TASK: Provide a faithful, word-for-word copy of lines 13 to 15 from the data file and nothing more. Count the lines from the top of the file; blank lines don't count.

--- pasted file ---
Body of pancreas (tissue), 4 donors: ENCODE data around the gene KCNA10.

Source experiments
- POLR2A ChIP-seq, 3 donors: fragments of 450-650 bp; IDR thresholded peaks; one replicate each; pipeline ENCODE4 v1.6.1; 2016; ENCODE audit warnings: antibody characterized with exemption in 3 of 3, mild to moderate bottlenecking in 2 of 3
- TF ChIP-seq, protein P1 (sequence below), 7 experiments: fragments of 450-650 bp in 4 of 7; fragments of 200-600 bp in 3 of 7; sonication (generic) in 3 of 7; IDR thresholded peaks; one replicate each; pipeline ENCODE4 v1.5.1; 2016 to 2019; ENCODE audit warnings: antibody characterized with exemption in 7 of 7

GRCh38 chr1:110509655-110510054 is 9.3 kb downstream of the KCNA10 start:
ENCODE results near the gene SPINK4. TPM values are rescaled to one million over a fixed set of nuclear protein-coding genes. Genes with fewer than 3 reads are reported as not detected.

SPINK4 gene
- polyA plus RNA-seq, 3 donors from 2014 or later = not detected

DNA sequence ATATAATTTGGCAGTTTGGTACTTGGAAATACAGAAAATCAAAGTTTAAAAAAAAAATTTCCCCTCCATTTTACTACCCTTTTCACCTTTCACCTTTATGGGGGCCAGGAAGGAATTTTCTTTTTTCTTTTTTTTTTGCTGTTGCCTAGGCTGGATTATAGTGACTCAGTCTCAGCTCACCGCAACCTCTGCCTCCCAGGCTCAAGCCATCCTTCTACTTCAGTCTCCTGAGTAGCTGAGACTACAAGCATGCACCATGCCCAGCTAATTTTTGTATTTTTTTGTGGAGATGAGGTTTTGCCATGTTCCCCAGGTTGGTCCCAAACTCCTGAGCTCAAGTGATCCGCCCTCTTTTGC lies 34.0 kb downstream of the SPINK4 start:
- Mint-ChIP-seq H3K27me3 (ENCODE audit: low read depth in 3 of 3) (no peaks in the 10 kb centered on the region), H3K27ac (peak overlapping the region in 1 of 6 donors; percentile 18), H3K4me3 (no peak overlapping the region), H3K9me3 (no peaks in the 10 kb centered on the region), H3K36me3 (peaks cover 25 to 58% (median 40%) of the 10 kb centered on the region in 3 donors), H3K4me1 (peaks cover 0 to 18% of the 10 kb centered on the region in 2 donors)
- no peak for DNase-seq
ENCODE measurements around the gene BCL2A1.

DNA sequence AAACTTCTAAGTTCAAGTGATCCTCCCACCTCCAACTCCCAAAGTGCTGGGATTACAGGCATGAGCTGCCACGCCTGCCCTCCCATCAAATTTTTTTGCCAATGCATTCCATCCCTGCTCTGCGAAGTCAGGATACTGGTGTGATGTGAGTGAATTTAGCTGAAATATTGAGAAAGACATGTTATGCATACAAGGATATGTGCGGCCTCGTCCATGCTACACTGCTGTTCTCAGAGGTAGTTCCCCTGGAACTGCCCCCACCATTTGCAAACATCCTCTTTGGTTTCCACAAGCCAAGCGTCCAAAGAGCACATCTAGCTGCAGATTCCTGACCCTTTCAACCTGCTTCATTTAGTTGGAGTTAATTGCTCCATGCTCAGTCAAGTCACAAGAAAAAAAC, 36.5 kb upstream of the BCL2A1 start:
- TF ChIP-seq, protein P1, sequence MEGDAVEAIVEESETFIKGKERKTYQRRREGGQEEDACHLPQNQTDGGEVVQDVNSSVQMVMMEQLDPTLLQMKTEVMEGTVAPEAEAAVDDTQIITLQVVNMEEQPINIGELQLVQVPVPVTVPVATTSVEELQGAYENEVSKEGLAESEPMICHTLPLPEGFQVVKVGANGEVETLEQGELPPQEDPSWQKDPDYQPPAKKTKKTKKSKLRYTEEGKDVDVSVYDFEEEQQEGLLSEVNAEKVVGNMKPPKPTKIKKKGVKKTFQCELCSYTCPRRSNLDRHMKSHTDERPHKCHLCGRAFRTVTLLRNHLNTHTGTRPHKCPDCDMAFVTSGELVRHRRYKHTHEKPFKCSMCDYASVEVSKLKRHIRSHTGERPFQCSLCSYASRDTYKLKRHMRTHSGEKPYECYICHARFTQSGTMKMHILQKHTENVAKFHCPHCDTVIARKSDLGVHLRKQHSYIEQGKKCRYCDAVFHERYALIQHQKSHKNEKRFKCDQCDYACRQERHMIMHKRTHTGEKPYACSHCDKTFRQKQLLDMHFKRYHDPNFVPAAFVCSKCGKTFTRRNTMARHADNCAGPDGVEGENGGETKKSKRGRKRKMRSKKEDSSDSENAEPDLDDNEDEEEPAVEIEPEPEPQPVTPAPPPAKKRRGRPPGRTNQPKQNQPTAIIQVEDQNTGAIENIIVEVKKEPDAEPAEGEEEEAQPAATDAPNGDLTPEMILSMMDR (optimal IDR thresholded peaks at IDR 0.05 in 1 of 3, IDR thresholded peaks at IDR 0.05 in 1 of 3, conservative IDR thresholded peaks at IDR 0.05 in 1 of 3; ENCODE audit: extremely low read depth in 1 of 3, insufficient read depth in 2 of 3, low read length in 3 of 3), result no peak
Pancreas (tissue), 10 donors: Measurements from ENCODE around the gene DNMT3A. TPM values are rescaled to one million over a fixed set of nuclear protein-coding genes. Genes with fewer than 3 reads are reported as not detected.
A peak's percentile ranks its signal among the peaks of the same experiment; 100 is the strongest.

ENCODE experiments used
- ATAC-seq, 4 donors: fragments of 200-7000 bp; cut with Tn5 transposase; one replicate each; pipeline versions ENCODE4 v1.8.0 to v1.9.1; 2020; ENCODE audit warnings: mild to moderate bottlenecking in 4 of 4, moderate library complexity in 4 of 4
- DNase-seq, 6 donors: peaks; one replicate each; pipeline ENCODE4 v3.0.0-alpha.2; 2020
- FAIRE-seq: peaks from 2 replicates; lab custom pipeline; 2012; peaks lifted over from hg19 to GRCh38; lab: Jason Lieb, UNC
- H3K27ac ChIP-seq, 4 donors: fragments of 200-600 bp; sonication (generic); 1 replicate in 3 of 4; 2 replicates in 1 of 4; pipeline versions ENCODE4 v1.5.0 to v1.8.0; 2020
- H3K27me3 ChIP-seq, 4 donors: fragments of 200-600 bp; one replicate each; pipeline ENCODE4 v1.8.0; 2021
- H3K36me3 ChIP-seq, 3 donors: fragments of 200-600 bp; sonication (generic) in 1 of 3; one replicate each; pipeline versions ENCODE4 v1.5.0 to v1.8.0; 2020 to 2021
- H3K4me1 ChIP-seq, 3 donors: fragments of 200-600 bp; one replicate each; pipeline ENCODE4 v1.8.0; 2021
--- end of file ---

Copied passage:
DNA sequence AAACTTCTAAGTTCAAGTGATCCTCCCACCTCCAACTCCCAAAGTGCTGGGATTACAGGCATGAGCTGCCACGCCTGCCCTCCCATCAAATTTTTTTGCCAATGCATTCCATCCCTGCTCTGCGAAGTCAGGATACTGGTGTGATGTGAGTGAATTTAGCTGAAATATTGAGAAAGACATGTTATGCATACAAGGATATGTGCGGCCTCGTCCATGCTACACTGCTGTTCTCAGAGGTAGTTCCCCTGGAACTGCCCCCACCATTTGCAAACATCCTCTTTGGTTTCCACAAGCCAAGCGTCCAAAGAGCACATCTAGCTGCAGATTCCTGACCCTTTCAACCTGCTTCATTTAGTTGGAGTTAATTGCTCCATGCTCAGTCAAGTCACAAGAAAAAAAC, 36.5 kb upstream of the BCL2A1 start:
- TF ChIP-seq, protein P1, sequence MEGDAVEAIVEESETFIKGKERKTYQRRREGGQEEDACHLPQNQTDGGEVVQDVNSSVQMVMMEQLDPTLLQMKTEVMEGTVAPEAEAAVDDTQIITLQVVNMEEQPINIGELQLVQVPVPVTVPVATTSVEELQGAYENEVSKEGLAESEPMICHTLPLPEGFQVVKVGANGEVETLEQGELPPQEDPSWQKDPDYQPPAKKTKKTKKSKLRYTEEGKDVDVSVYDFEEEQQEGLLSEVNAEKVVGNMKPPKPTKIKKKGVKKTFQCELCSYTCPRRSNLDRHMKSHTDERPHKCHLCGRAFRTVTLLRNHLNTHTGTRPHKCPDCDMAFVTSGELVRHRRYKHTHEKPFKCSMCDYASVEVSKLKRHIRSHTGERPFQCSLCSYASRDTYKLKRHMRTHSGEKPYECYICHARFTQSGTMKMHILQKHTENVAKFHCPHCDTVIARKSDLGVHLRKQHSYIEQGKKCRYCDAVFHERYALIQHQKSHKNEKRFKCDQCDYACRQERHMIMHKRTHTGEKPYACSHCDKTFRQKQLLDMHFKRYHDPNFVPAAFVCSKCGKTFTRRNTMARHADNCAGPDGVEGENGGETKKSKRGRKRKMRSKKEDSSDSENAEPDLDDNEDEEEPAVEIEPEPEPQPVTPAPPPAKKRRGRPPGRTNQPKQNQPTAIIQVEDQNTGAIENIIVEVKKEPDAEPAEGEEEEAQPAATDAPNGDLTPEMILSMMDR (optimal IDR thresholded peaks at IDR 0.05 in 1 of 3, IDR thresholded peaks at IDR 0.05 in 1 of 3, conservative IDR thresholded peaks at IDR 0.05 in 1 of 3; ENCODE audit: extremely low read depth in 1 of 3, insufficient read depth in 2 of 3, low read length in 3 of 3), result no peak
Pancreas (tissue), 10 donors: Measurements from ENCODE around the gene DNMT3A. TPM values are rescaled to one million over a fixed set of nuclear protein-coding genes. Genes with fewer than 3 reads are reported as not detected.